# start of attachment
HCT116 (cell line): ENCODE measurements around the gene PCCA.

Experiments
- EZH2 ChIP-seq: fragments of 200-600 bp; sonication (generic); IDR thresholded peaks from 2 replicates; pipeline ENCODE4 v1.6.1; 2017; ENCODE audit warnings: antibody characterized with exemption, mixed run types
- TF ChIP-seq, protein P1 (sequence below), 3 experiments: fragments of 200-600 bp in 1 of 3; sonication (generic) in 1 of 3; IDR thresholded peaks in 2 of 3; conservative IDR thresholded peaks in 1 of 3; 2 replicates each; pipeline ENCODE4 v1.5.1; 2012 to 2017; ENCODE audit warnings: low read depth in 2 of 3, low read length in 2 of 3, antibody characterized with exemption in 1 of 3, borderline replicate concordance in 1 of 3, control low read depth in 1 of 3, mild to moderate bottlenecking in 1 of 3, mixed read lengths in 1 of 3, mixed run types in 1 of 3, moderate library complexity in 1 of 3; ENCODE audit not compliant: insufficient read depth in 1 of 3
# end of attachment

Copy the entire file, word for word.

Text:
HCT116 (cell line): ENCODE measurements around the gene PCCA.

Experiments
- EZH2 ChIP-seq: fragments of 200-600 bp; sonication (generic); IDR thresholded peaks from 2 replicates; pipeline ENCODE4 v1.6.1; 2017; ENCODE audit warnings: antibody characterized with exemption, mixed run types
- TF ChIP-seq, protein P1 (sequence below), 3 experiments: fragments of 200-600 bp in 1 of 3; sonication (generic) in 1 of 3; IDR thresholded peaks in 2 of 3; conservative IDR thresholded peaks in 1 of 3; 2 replicates each; pipeline ENCODE4 v1.5.1; 2012 to 2017; ENCODE audit warnings: low read depth in 2 of 3, low read length in 2 of 3, antibody characterized with exemption in 1 of 3, borderline replicate concordance in 1 of 3, control low read depth in 1 of 3, mild to moderate bottlenecking in 1 of 3, mixed read lengths in 1 of 3, mixed run types in 1 of 3, moderate library complexity in 1 of 3; ENCODE audit not compliant: insufficient read depth in 1 of 3